Viral vector-mediated gene therapy is a promising treatment option for genetic degenerative diseases, specifically for C9ORF72 ALS-FTD. The use of viral vectors, such as adeno-associated viral (AAV) vectors with neural tropism, enables the correction of defective genes in affected tissues, replacing a dysfunctional gene or lowering the expression of toxic proteins. To treat C9ORF72-ALSFTD, silencing sequences are being expressed through the use of AAV. The viability of miRNA-based and AAV-delivered gene therapy in experimental models was demonstrated by two studies funded by UniQure. When an AAV serotype 5 (AAV5) expressing synthetic miRNA was administered to ALS mouse models, the number of repeat-containing C9ORF72 transcripts and RNA foci significantly decreased [97,98]. However, there has not yet been a patient clinical trial.
Some researchers try to avoid using viral vectors because of possible side effects. One promising approach is the use of antisense oligonucleotides (ASOs). Initially, when the involvement of haploinsufficiency in disease development was unknown, different studies developed ASOs that depleted all C9ORF72 transcripts or those selectively containing the expansion [71,91,99,100,101]. Currently, the importance of preserving C9ORF72 protein expression has been emphasized in the development of new ASOs [102], but strategies aimed at restoring control levels of this protein are still lacking. There is currently a clinical trial promoted by Biogen using this methodology ( Identifier: NCT03626012). Specifically, the ASO designed and tested by this company selectively targets C9ORF72 transcript variants 1 and 3 that carry the expansion.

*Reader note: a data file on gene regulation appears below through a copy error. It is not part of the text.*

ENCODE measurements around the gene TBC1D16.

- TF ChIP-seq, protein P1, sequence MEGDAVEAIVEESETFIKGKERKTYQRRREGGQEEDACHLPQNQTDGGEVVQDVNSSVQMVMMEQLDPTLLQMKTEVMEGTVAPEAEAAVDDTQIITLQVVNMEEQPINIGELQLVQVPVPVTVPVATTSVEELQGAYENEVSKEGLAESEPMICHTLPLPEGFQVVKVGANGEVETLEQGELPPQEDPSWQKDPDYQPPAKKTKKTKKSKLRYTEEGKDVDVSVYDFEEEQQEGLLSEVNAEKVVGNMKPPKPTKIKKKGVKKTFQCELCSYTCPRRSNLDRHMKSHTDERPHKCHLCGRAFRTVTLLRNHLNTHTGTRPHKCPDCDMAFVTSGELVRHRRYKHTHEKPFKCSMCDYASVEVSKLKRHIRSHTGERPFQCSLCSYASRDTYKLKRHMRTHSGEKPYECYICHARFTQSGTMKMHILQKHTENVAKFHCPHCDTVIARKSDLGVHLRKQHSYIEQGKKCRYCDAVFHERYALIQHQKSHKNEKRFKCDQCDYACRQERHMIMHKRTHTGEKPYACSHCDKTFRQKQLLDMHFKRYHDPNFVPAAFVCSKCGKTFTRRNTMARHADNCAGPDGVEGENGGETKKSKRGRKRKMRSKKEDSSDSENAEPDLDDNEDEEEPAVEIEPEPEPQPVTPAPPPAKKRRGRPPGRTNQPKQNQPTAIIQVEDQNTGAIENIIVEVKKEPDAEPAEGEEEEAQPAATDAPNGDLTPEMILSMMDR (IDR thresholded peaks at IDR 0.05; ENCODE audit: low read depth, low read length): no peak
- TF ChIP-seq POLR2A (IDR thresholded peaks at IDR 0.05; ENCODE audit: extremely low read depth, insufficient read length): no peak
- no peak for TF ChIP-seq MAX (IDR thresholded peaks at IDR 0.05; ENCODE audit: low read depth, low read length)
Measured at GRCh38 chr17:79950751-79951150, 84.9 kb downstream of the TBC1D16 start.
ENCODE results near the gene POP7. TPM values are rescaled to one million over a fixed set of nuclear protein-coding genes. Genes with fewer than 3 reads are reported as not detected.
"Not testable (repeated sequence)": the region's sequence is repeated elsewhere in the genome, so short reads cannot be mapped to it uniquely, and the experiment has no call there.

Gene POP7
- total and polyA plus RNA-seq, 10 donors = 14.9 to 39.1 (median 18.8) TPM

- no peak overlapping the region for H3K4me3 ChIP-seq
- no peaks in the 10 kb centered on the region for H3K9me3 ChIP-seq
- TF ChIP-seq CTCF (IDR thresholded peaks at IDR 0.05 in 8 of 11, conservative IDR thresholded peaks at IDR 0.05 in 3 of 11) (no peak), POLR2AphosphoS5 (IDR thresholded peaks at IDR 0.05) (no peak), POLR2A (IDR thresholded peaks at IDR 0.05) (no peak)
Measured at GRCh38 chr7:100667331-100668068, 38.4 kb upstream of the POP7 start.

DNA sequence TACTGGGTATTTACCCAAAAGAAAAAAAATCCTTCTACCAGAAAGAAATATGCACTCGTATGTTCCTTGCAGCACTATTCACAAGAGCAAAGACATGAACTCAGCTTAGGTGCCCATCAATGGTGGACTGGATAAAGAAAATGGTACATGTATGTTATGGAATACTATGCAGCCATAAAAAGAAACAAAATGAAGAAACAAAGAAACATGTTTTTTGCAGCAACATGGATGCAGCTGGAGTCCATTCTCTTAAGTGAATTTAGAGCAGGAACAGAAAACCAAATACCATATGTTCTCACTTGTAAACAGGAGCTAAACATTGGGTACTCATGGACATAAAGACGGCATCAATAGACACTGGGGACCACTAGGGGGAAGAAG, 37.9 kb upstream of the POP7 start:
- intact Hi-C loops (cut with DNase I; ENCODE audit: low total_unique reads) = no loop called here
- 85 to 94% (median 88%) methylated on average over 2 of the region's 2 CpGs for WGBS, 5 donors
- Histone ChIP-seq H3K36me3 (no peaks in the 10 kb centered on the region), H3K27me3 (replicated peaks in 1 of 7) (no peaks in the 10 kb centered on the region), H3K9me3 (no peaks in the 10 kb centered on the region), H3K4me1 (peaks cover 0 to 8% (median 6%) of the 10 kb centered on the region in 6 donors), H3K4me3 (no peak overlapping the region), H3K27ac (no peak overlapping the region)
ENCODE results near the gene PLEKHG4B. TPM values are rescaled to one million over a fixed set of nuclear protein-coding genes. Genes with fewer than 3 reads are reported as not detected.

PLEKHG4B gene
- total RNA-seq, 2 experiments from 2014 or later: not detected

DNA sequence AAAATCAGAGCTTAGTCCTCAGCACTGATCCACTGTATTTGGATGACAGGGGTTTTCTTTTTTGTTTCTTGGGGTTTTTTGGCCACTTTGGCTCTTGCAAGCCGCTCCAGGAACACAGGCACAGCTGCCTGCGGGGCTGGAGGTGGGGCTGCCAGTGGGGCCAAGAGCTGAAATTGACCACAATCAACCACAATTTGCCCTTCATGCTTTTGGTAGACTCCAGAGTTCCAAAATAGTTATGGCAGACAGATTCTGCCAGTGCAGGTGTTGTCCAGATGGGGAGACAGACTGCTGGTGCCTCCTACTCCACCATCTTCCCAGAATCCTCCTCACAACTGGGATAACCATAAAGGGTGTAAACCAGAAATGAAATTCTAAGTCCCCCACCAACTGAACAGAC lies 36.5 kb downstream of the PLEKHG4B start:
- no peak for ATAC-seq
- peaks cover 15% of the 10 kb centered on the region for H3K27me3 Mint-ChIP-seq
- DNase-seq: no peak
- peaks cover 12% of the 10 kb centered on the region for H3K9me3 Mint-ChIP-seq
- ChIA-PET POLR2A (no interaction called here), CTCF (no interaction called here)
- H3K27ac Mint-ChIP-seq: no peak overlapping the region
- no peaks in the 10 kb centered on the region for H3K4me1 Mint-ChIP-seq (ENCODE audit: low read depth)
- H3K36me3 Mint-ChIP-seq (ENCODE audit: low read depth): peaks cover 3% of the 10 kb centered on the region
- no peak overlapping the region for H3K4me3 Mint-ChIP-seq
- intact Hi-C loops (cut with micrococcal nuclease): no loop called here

Other avenues of study have been proposed, such as CRISPR-mediated therapy to generate deletions in the promoter to reduce the expression of the C9ORF72 variant containing the repeat expansion [103]. These are viable strategies for upcoming in vivo studies.

4. Conclusions

This research has allowed performing a detailed genetic and clinical description of a new pedigree of the C9ORF72 mutation, showing the variability with both frontotemporal variant behavioral dementia and cases of amyotrophic lateral sclerosis.
A limitation of our study is the small proportion of carriers. Since the disease is inherited in an autosomal dominant manner, each offspring of a carrier has a 50% chance of inheriting the genetic alteration. A priori, it would have been expected that five or six patients of the second generation presented the expansion, but the detected carriers have been lower than expected. This low number has limited the possibility of evaluating the degree of penetrance of this pedigree.
The present paper aims to highlight the importance of genetic testing of ALS and FTD patients, which will enable the identification of gene mutations both in familial and also in sALS subjects, expanding the possibility of a targeted treatment for these patients along with the development of broader treatments.
Moreover, the evidence from this study suggests that a paradigm shift is expected in routine clinical practice when dealing with cases of asymptomatic carriers of the pathology. The presymptomatic and early symptomatic phase of C9orf72 carriers has long been a topic of academic interest, but since antisense oligonucleotide therapies are in trial, the assessment of presymptomatic disease burden has begun to have real-world application.